Article Category: Speechwriting

17 Easy Ways to Be a More Persuasive Speaker


The previous article in the Ethos, Pathos, and Logos series defined logos and described why logical arguments are so important for your presentations.

Okay, that’s all very good in theory, but do we need to be logical masters to build high logos?

No, not at all.

In this article, we examine simple techniques you can use in your presentations to be more persuasive by improving your logos.

Three Pillars of Public Speaking
  1. Ethos, Pathos, Logos - Introduction
  2. Ethos - Speaker Credibility
  3. Pathos - Emotional Connection
  4. Logos - Logical Argument

General Strategies for Improving Your Logos

In the last article, we identified, three general principles that you can adopt to improve your logos:

  1. Make it Understandable
    Can your audience understand you? Or have they only absorbed half of your points?
  2. Make it Logical
    Do your arguments make sense? Or do you require your audience to make an extreme leap of faith? How easy is it for your audience to connect the dots?
  3. Make it Real
    Concrete and specific tends to win over abstract and general.

We’ll now look at 17 specific techniques derived from these three general strategies.

You may wish to compare to techniques in previous articles:

Make it Understandable

If your audience doesn’t understand you, they can’t be persuaded by you. To be an effective communicator, you’ve first got to be a clear communicator. To be a clear communicator, you must use words, phrases, examples, and visuals that are understandable, and you’ve got to deliver them at a pace that the audience can absorb.

How can you do this? Let us count some ways…

#1: Use plain language.

Use words that your audience uses. Avoid technical jargon that your audience (or a portion of your audience) isn’t familiar with.

Favor short words and phrases over long and convoluted counterparts. Don’t imitate the language you might find in a legal transcript or an academic paper. Technical language is necessary for those contexts, but it isn’t helpful in a conversation or presentation.

Note that “plain” language doesn’t mean “boring” language. Use vivid and descriptive language where appropriate.

#2: Be explicit.

To be an effective communicator, you’ve first got to be a clear communicator.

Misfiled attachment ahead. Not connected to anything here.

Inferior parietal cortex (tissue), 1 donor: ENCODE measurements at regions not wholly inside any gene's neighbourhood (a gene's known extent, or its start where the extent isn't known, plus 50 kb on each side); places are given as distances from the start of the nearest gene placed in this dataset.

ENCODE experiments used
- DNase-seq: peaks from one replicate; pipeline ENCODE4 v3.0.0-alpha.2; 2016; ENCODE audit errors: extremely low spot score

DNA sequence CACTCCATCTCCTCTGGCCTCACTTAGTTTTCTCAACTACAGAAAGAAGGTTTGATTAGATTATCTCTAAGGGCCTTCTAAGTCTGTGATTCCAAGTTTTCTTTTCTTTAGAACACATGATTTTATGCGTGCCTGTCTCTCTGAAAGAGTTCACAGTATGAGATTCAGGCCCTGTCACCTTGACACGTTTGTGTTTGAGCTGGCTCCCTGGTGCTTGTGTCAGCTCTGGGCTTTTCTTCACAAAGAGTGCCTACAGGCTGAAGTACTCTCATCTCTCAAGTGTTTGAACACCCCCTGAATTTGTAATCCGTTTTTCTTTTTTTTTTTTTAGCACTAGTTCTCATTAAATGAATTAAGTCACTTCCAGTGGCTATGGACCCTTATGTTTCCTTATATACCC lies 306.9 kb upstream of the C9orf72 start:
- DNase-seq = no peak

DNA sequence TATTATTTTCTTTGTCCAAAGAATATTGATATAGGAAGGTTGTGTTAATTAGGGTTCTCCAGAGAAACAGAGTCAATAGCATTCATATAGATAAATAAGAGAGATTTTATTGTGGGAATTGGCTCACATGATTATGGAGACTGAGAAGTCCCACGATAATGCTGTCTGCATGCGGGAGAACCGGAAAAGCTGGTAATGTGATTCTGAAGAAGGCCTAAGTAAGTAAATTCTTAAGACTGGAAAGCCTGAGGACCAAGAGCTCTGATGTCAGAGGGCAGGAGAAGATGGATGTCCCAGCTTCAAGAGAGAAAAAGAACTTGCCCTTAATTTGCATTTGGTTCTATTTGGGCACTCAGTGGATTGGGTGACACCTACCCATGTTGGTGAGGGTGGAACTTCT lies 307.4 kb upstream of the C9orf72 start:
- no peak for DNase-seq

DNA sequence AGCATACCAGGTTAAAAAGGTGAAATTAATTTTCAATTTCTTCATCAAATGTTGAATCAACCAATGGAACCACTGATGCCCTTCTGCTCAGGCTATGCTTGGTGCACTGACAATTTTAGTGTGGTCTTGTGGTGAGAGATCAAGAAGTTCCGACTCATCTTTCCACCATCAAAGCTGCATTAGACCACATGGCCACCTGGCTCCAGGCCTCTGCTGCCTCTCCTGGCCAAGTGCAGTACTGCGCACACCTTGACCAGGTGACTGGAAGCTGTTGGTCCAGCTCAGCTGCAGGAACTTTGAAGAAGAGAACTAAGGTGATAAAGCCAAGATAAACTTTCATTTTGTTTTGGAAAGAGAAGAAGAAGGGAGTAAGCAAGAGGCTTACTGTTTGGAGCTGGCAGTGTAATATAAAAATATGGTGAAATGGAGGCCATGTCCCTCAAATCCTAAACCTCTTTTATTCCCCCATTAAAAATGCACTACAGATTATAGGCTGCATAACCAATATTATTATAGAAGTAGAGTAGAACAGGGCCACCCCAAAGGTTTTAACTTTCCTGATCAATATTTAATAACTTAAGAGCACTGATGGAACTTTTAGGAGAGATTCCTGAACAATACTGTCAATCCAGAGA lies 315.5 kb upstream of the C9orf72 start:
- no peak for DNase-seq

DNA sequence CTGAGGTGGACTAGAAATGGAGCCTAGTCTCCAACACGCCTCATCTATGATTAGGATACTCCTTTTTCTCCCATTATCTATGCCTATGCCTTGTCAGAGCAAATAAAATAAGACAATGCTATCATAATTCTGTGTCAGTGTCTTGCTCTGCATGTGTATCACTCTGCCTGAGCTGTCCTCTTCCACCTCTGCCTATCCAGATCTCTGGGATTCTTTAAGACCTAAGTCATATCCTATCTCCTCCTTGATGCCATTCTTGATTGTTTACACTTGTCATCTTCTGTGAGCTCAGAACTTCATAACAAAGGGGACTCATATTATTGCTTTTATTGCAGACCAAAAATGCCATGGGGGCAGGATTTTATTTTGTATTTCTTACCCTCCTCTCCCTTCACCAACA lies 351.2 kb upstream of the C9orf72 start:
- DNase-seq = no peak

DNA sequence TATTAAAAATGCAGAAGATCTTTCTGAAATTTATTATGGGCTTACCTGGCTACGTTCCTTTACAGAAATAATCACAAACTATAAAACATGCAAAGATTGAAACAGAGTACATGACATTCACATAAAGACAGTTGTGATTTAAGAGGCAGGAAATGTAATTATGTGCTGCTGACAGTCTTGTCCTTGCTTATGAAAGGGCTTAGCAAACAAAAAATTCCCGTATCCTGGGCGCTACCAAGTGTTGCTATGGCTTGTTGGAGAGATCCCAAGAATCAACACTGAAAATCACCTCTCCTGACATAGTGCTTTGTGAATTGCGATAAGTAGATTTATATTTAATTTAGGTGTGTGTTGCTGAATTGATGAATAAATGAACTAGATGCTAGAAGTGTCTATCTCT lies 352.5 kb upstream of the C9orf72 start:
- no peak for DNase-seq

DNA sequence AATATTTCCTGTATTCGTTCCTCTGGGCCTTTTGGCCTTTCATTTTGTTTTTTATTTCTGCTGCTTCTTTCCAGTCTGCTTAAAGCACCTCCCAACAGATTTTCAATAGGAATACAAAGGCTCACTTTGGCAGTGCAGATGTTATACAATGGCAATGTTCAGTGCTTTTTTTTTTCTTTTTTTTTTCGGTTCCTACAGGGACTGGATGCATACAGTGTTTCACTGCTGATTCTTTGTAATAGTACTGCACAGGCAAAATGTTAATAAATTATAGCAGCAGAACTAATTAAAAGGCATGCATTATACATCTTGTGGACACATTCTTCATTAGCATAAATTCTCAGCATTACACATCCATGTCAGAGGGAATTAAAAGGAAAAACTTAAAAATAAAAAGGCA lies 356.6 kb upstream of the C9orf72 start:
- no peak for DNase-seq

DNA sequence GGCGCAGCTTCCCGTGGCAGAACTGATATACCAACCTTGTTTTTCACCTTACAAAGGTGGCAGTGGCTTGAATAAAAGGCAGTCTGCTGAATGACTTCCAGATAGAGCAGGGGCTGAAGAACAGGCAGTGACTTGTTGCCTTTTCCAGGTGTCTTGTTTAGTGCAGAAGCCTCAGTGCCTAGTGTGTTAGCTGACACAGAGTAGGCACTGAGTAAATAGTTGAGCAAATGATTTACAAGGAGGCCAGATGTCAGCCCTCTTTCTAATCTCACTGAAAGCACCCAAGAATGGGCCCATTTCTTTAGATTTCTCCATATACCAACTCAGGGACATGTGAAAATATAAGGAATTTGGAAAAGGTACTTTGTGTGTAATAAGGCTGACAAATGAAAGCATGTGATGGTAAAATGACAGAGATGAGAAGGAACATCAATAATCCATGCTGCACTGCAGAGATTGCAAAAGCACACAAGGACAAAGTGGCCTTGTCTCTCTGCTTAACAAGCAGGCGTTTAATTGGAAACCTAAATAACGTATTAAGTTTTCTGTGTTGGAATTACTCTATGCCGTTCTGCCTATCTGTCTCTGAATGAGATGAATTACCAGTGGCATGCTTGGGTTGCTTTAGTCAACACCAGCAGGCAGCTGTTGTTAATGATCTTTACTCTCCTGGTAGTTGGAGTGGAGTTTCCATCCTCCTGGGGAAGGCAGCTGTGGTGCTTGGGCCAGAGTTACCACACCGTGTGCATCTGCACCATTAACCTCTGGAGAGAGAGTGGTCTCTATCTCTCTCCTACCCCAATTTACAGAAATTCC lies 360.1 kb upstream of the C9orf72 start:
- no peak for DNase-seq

Your audience should not need a decoder ring to figure out your message. It should be obvious. Spell it out if necessary. Make sure you are not misinterpreted.

It is particularly important to make the connection between premises and conclusions explicit. Because is a magic word for this purpose:  “Because premise A and premise B, we can see that conclusion must be true.

If your arguments involve more than a couple premises, be sure your audience sees the relationship between them. “And these five advantages — capital costs, scheduling, inventory control, marketing, and employee satisfaction — together make this a winning proposal.

#3: Trace sequences or processes in order.

To help your audience understand a sequence or process, march through the steps or phases in a meaningful order, usually sequential. If you jump around the steps out of order, your audience will be confused.

As the number of steps increases, so does the need to use a diagram for clarity.

#4: Use diagrams.

Carefully crafted and focused diagrams almost always enhance the understandability of your arguments. It doesn’t matter if you draw in PowerPoint, on a white board, or on the back of a napkin — it only matters that you clarify concepts for your audience.

But, be careful not to introduce an unnecessarily complex diagram. In the worst case, a busy diagram or one with lots of irrelevant details will frustrate your audience and diminish your understandability.

#5: Use charts.

Like diagrams, a carefully crafted chart or graph will speak volumes and clarify a previously fuzzy relationship.

Remember the warning about unnecessary complexity applies to charts too.

#6: Use progressive disclosure.

Suppose the diagram (or chart) which best explains the concepts is a complex one. What then?

It doesn’t matter if you draw in PowerPoint, on a white board, or on the back of a napkin — it only matters that you clarify concepts for your audience.

In nearly all cases, it should be possible to use progressive disclosure. This means that you build up the entire diagram (or chart) progressively as a series of chunks, revealing only a part of the overall diagram at a time. If you are drawing the diagram as you speak, you are inherently using progressive disclosure. (You draw a few lines, explain what you’ve drawn, draw a few more, explain again, and repeat.) This is easy to do with PowerPoint too.

#7: Use comparisons, analogies, and metaphors.